Too much fuss has been made over the increased strikeout rate for Trout. His 7.4 percent swinging-strike rate is still far below the league-average number of 9.4 percent. He also launched 36 bombs with 16 stolen bases. He’s a true five-category producer, while being borderline elite in all categories. If Trout doesn’t go first overall in your league this year, just do everyone a favor and disband it because it’s a joke.
Since the beginning of 2011, McCutchen ranks top-25 cumulatively in each of the five standard roto categories. That’s elite, and the Pirates batting order will arguably be even better in 2015, which could increase the run/RBI totals. Stanton, on the other hand, surprised everyone with 13 stolen bases last year. If he continues to run, he’s a fantasy superstar. At the very least, he has 40-homer potential with great run/RBI numbers. The batting average took a nice jump a year ago, too.
Gomez is a power/speed superstar, and now that his overall skill set at the plate has improved over the past couple of years, the batting average is no longer an anchor weighing him down. His RBI totals could take a hit in 2015, though, if the Brewers bat him leadoff.
Five-Star Value Pick: Mike Trout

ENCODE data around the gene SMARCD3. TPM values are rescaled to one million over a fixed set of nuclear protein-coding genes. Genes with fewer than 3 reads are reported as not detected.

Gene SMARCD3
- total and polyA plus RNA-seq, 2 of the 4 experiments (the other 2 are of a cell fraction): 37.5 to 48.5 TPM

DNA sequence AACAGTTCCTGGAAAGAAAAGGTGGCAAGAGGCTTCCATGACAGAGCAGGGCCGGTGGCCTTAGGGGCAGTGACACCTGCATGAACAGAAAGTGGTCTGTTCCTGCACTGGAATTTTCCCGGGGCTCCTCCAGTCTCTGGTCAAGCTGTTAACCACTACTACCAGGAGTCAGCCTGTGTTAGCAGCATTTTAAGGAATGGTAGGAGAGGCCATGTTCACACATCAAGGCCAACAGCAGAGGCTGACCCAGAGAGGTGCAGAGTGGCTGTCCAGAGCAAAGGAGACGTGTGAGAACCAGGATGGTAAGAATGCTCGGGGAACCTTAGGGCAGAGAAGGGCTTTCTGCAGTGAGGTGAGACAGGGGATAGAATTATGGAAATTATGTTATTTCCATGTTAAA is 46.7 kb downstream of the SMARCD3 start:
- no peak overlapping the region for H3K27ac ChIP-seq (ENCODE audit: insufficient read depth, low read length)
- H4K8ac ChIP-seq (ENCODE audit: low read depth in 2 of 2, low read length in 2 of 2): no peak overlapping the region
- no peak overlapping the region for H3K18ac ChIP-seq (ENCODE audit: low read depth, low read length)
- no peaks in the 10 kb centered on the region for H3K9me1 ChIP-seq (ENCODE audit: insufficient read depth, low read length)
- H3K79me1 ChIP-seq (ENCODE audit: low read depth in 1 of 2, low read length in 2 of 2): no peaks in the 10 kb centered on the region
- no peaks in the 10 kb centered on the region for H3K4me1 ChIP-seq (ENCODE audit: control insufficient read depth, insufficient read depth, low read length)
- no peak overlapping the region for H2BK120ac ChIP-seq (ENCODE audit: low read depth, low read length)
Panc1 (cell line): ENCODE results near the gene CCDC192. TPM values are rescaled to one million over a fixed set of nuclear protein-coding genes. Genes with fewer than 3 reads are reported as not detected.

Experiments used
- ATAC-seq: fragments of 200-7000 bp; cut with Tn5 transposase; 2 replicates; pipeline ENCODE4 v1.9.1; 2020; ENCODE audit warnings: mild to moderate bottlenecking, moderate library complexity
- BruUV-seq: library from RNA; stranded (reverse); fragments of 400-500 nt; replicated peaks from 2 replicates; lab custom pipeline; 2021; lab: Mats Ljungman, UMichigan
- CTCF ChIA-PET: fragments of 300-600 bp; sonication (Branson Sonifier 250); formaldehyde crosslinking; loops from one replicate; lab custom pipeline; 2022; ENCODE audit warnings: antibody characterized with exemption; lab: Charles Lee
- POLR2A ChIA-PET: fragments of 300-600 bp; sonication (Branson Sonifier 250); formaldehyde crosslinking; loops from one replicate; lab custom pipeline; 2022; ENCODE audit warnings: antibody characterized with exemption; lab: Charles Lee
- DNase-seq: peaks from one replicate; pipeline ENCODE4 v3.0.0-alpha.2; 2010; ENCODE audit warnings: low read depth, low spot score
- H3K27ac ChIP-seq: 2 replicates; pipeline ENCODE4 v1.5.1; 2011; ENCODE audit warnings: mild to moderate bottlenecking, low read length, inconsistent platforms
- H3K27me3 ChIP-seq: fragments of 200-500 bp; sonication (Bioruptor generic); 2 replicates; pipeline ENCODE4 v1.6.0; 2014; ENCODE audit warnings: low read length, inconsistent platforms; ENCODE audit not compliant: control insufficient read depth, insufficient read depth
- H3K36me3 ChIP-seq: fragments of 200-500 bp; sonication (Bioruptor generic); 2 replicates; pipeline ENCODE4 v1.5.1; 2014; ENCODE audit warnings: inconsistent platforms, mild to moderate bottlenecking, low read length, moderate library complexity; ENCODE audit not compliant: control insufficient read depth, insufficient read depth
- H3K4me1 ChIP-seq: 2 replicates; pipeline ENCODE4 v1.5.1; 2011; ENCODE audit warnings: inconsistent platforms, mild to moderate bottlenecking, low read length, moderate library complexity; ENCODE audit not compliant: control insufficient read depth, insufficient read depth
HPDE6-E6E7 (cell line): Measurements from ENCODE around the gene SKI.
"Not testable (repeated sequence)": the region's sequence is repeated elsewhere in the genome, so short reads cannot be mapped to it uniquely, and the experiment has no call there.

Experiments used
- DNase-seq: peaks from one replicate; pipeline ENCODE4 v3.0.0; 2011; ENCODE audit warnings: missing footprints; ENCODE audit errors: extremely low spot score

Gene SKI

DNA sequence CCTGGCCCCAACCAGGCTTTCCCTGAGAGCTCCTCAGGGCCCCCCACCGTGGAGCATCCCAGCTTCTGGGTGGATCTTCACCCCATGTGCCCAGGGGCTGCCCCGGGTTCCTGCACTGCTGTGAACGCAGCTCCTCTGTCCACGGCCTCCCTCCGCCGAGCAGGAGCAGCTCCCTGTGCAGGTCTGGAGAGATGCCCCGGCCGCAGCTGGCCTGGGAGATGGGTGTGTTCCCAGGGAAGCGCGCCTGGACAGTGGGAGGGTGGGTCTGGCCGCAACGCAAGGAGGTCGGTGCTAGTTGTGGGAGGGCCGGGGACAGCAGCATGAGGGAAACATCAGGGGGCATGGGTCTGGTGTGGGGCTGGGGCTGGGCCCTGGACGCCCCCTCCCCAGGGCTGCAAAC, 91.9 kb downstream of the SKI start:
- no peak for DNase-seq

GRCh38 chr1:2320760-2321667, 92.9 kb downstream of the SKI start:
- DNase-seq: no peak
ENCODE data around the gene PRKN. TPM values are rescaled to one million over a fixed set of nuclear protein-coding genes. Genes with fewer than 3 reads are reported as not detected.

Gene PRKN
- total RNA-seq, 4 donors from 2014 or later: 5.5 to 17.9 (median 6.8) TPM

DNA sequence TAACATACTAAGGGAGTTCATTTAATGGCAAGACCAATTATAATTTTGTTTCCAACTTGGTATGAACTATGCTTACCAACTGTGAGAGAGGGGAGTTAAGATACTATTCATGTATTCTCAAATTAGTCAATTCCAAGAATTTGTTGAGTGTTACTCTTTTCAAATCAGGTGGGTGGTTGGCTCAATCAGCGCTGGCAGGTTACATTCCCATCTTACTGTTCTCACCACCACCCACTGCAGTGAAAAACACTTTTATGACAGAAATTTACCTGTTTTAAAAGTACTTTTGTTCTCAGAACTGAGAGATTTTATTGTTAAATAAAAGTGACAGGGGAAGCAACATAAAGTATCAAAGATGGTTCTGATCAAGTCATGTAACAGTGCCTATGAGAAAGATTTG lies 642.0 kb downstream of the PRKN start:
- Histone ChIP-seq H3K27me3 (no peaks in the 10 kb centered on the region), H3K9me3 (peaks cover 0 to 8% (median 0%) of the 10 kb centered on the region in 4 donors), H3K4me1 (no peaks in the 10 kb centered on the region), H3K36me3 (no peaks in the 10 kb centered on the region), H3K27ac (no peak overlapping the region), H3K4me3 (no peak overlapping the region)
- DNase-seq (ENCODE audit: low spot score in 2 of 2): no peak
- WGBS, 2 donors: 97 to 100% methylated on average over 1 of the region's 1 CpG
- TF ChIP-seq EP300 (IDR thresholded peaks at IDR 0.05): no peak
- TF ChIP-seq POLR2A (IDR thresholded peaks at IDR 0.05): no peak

If you’re going to pony up and pay for elite talent, don’t mess around. Grab the Omega Man and enjoy the dividends later. It’s not like you’re going to go wrong with anyone in the five-star tier, though. Stud-tastic.
Atop this tier, the first two players are essentially a toss up. Jones offers a bit more power, while Ellsbury swipes more bases, but the batting average should be similar between the two. For me, it becomes about nothing more than preference at that point.
Ranking Braun here may raise a few eyebrows because the 31-year-old hit .226/.295/.374 in the second half. Some want to make the discussion about performance-enhancing drugs, or a lack thereof, but the real story lies in the fact that Braun couldn’t hang onto the bat as the season progressed. The nerve issue in his thumb spread into his hand, and he reportedly had trouble even shaking hands without pain. The former MVP underwent experimental surgery in the offseason, which has him and the team extremely optimistic that the issue is behind him. He hit .298/.348/.515 in the first half, before the pain became almost unplayable, which seems to suggest if he’s anything close to 100 percent, he’ll be a fantasy stud once again.